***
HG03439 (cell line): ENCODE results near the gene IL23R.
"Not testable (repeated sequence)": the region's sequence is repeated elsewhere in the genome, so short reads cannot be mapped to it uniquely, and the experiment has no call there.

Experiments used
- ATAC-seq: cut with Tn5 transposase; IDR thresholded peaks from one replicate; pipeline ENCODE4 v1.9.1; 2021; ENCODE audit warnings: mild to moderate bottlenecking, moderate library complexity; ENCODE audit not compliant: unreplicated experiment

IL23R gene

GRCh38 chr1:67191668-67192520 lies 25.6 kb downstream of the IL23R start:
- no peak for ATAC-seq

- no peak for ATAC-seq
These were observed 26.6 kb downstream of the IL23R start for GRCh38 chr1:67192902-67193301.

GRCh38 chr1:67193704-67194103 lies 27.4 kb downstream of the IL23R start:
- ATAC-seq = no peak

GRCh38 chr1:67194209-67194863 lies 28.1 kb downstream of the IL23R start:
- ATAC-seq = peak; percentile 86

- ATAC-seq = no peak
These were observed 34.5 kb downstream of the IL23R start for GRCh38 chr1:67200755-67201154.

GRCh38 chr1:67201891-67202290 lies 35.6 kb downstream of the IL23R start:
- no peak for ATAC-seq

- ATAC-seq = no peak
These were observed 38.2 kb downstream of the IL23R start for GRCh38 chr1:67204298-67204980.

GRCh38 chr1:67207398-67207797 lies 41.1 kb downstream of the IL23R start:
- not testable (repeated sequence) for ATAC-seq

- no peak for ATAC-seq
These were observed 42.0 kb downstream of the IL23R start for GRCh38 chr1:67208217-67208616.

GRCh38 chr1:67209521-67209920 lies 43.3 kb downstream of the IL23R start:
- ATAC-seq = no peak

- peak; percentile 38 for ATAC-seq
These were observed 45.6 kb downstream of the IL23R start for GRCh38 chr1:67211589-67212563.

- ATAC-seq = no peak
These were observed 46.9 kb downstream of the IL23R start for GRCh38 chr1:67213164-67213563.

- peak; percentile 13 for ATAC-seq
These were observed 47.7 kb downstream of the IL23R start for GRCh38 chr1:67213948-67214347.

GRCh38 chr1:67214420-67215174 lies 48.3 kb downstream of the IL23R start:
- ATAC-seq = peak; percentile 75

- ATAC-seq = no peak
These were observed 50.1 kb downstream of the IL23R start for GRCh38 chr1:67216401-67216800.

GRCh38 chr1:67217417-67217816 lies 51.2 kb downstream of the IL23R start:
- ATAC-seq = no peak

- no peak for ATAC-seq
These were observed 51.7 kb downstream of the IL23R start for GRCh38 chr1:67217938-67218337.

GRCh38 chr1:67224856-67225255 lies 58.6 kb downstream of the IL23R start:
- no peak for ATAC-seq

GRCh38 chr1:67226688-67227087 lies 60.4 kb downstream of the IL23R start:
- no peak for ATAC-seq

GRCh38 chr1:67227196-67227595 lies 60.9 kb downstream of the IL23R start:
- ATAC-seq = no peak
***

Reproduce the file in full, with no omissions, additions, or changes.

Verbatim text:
HG03439 (cell line): ENCODE results near the gene IL23R.
"Not testable (repeated sequence)": the region's sequence is repeated elsewhere in the genome, so short reads cannot be mapped to it uniquely, and the experiment has no call there.

Experiments used
- ATAC-seq: cut with Tn5 transposase; IDR thresholded peaks from one replicate; pipeline ENCODE4 v1.9.1; 2021; ENCODE audit warnings: mild to moderate bottlenecking, moderate library complexity; ENCODE audit not compliant: unreplicated experiment

IL23R gene

GRCh38 chr1:67191668-67192520 lies 25.6 kb downstream of the IL23R start:
- no peak for ATAC-seq

- no peak for ATAC-seq
These were observed 26.6 kb downstream of the IL23R start for GRCh38 chr1:67192902-67193301.

GRCh38 chr1:67193704-67194103 lies 27.4 kb downstream of the IL23R start:
- ATAC-seq = no peak

GRCh38 chr1:67194209-67194863 lies 28.1 kb downstream of the IL23R start:
- ATAC-seq = peak; percentile 86

- ATAC-seq = no peak
These were observed 34.5 kb downstream of the IL23R start for GRCh38 chr1:67200755-67201154.

GRCh38 chr1:67201891-67202290 lies 35.6 kb downstream of the IL23R start:
- no peak for ATAC-seq

- ATAC-seq = no peak
These were observed 38.2 kb downstream of the IL23R start for GRCh38 chr1:67204298-67204980.

GRCh38 chr1:67207398-67207797 lies 41.1 kb downstream of the IL23R start:
- not testable (repeated sequence) for ATAC-seq

- no peak for ATAC-seq
These were observed 42.0 kb downstream of the IL23R start for GRCh38 chr1:67208217-67208616.

GRCh38 chr1:67209521-67209920 lies 43.3 kb downstream of the IL23R start:
- ATAC-seq = no peak

- peak; percentile 38 for ATAC-seq
These were observed 45.6 kb downstream of the IL23R start for GRCh38 chr1:67211589-67212563.

- ATAC-seq = no peak
These were observed 46.9 kb downstream of the IL23R start for GRCh38 chr1:67213164-67213563.

- peak; percentile 13 for ATAC-seq
These were observed 47.7 kb downstream of the IL23R start for GRCh38 chr1:67213948-67214347.

GRCh38 chr1:67214420-67215174 lies 48.3 kb downstream of the IL23R start:
- ATAC-seq = peak; percentile 75

- ATAC-seq = no peak
These were observed 50.1 kb downstream of the IL23R start for GRCh38 chr1:67216401-67216800.

GRCh38 chr1:67217417-67217816 lies 51.2 kb downstream of the IL23R start:
- ATAC-seq = no peak

- no peak for ATAC-seq
These were observed 51.7 kb downstream of the IL23R start for GRCh38 chr1:67217938-67218337.

GRCh38 chr1:67224856-67225255 lies 58.6 kb downstream of the IL23R start:
- no peak for ATAC-seq

GRCh38 chr1:67226688-67227087 lies 60.4 kb downstream of the IL23R start:
- no peak for ATAC-seq

GRCh38 chr1:67227196-67227595 lies 60.9 kb downstream of the IL23R start:
- ATAC-seq = no peak